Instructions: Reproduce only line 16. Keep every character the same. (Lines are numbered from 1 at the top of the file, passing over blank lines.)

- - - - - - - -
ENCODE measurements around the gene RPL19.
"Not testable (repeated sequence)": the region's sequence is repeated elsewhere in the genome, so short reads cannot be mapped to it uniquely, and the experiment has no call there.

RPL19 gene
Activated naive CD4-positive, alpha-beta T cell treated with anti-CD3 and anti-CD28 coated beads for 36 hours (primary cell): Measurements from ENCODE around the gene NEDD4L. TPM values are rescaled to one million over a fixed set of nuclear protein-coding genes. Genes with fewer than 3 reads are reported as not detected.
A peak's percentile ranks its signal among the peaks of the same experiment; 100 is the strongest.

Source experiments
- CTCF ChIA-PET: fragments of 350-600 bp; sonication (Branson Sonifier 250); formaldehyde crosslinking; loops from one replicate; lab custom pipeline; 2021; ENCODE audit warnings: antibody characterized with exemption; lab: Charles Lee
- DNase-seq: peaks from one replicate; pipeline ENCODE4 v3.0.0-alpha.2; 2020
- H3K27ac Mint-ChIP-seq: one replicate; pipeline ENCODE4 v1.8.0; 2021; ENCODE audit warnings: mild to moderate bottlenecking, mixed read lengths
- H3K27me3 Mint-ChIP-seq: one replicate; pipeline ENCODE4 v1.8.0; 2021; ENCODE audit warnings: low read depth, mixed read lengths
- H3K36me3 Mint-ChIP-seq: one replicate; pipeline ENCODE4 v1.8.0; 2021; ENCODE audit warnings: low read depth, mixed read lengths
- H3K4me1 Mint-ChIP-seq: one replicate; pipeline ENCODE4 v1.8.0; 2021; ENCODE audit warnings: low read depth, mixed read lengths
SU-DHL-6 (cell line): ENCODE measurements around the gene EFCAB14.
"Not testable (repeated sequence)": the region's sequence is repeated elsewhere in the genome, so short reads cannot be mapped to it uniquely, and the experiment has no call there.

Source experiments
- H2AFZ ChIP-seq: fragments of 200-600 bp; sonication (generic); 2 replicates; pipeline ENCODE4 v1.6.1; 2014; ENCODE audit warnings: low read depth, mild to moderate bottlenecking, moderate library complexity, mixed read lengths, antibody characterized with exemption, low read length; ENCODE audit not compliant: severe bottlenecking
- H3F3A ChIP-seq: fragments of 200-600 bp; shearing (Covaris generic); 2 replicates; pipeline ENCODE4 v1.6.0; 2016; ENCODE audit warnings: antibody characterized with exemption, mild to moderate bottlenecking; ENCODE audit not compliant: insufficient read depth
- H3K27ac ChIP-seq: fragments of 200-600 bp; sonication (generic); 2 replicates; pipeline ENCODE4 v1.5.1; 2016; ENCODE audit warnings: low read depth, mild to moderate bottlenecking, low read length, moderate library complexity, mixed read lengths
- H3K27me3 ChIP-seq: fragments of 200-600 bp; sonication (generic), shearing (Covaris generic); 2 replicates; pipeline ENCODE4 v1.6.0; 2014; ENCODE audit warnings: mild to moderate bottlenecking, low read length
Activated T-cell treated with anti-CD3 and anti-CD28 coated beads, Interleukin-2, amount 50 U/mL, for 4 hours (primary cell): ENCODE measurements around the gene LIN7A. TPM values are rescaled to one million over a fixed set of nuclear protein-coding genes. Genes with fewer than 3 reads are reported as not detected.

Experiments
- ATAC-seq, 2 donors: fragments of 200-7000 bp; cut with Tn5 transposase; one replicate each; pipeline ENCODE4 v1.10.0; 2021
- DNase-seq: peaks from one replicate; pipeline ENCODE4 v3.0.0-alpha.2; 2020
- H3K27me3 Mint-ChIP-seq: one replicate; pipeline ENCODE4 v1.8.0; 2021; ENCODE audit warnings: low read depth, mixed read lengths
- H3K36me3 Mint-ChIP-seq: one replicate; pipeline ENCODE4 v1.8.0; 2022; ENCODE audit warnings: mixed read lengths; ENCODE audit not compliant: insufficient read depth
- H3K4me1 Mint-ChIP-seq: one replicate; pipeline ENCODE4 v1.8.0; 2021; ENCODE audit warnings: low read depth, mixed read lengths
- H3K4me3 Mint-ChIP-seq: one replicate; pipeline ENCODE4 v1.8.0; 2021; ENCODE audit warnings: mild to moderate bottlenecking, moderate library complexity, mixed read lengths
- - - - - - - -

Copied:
- H2AFZ ChIP-seq: fragments of 200-600 bp; sonication (generic); 2 replicates; pipeline ENCODE4 v1.6.1; 2014; ENCODE audit warnings: low read depth, mild to moderate bottlenecking, moderate library complexity, mixed read lengths, antibody characterized with exemption, low read length; ENCODE audit not compliant: severe bottlenecking